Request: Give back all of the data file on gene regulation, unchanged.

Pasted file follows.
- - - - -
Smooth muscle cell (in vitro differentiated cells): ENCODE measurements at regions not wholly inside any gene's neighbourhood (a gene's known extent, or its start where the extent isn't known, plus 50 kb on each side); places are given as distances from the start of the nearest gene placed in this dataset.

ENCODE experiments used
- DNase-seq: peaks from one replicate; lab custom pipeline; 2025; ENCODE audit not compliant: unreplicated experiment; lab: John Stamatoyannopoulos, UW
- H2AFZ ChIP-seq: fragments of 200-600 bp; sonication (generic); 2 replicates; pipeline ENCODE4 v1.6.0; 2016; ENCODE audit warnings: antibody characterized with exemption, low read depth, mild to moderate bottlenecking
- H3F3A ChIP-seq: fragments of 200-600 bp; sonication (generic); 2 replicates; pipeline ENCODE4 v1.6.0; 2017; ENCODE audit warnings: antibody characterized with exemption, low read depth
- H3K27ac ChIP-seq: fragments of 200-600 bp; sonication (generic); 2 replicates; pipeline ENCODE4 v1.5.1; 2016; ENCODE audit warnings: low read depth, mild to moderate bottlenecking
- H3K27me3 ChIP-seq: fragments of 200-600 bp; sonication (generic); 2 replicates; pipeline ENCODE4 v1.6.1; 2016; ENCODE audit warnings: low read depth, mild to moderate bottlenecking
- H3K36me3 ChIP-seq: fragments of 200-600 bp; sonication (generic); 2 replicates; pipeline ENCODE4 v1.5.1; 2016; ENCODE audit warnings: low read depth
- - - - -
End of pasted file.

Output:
Smooth muscle cell (in vitro differentiated cells): ENCODE measurements at regions not wholly inside any gene's neighbourhood (a gene's known extent, or its start where the extent isn't known, plus 50 kb on each side); places are given as distances from the start of the nearest gene placed in this dataset.

ENCODE experiments used
- DNase-seq: peaks from one replicate; lab custom pipeline; 2025; ENCODE audit not compliant: unreplicated experiment; lab: John Stamatoyannopoulos, UW
- H2AFZ ChIP-seq: fragments of 200-600 bp; sonication (generic); 2 replicates; pipeline ENCODE4 v1.6.0; 2016; ENCODE audit warnings: antibody characterized with exemption, low read depth, mild to moderate bottlenecking
- H3F3A ChIP-seq: fragments of 200-600 bp; sonication (generic); 2 replicates; pipeline ENCODE4 v1.6.0; 2017; ENCODE audit warnings: antibody characterized with exemption, low read depth
- H3K27ac ChIP-seq: fragments of 200-600 bp; sonication (generic); 2 replicates; pipeline ENCODE4 v1.5.1; 2016; ENCODE audit warnings: low read depth, mild to moderate bottlenecking
- H3K27me3 ChIP-seq: fragments of 200-600 bp; sonication (generic); 2 replicates; pipeline ENCODE4 v1.6.1; 2016; ENCODE audit warnings: low read depth, mild to moderate bottlenecking
- H3K36me3 ChIP-seq: fragments of 200-600 bp; sonication (generic); 2 replicates; pipeline ENCODE4 v1.5.1; 2016; ENCODE audit warnings: low read depth